The question and answer portion of the
Why is this important? These questions and answers can serve as a barometer of
Some of the answers are well done like the first example below, even if the seminary professor forgot to spell check (which seems to happen regularly; could those of you who have some clout over at 2929 look into that? Thank you.):
Q:I often wonder why our synod prefers to call ourselves Lutherans. While I agree that Martin Luther did many good things, I feel our synod places too much emphasis on him. Why do we spend so much time memorizing his words during confirmation? Instead we should focus our energy on God's Word and memorizing that. When people begin calling themselves, Lutherans, Methodists, Baptists, Calvinists, etc. I really feel this is dividing the church. Did Paul not warn the Corinthians that we should avoid quarreling and divisions in the church? The Corinthian church had people saying they follow Apollo, while others followed Paul, but Paul correctly rebuked them and said we are all one in Christ. Is not saying, we follow Luther, or we follow Wesley, etc, very similar to the Corinthians. I know the
A:First of all, I do not think the Lutherans, Calvininst (sic), Baptists, or Methodists named themselves that. These names began as the accusations of others, as did the name Christians or Nazarenes.
Luther did not want a church named Lutheran, but the name Lutheran came to stand for something--the the (sic) church that believes by grace alone, by faith alone, by Scripture alone; the church that gives full value to the sacraments. Why would you not want to be known for that?
What divides Lutherans from the other churches you mention is not a name but such differences of doctrine as rejection of infant baptism, rejection of the real presence of Christ body and blood, predestination to damnation, etc, etc.. If you want a church which will not baptize your children, you can easily find one. It will be labeled Baptist. If you want a church that rejects the real presence and believes in predestination to damnation, you can find one. It will be labeled Calvinist. If you want a church that teaches that salvation is by faith and works, you can find one. It is labeled Catholic. These are not just names. They identify the teachings of that church.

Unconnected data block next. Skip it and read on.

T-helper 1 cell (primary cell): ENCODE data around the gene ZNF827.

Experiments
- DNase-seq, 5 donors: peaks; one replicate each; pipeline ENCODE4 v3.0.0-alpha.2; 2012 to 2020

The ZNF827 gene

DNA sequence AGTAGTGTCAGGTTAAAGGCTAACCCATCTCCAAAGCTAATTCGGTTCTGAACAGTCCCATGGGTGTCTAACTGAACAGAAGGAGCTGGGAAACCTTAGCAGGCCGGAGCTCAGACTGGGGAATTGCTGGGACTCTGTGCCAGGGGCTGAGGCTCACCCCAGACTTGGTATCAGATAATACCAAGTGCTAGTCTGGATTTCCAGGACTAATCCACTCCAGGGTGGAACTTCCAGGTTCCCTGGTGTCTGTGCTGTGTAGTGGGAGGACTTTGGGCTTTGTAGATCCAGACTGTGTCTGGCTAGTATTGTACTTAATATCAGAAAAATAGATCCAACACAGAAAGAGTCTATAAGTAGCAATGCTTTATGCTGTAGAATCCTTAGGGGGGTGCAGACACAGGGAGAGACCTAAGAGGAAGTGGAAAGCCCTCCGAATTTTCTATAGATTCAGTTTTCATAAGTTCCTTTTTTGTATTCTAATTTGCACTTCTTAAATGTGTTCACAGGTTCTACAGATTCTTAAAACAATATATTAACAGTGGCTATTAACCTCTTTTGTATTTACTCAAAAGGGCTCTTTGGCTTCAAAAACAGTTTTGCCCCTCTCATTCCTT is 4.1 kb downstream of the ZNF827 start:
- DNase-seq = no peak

It does not matter whether these labels have a person's name in them (Lutheran, Calvinist) or if they do not (Methodist, Baptist, Episcopalian). These labels identify a position.
People are beginning to adopt a position that ignores the meaning of those labels, but this has not led to a clearer, biblical position but to just the opposite, to a muddle that treats doctrine with indifference.
Not bad. Not bad at all. But then there are also many answers that cause us to become, well,… Angry. Here’s one we like to call:
"So, Nadab and Abihu were Roman Catholics?"
You're correct that many Lutherans would consider these customs to be "Catholic." One might be able to debate with them that these customs had wide usage already in Bible times and in the New Testament Church before the formation of the Roman Church; one could even demonstrate that some of these customs were accepted and used in the
To dip one's hand into the water of a baptismal font as one passes it on the way into worship and to make the sign of the cross could be a wonderful reminder of baptism and is certainly a worthy custom. The use of oil as a symbol for joy and purity is another fine tradition. I know of no
“One might be able to debate”? Yeah, ONE who read the Bible and had a passing familiarity with church history or had ever cracked open a copy of the Book of Concord “might be able to debate” “that these customs had wide usage already in Bible times and in the New Testament Church” and in the Lutheran Church.
So, it’s ok to be suspicious of customs that appear Roman but there’s no need to question praise bands, testimonials, and reading of lightly edited Reformed sermons from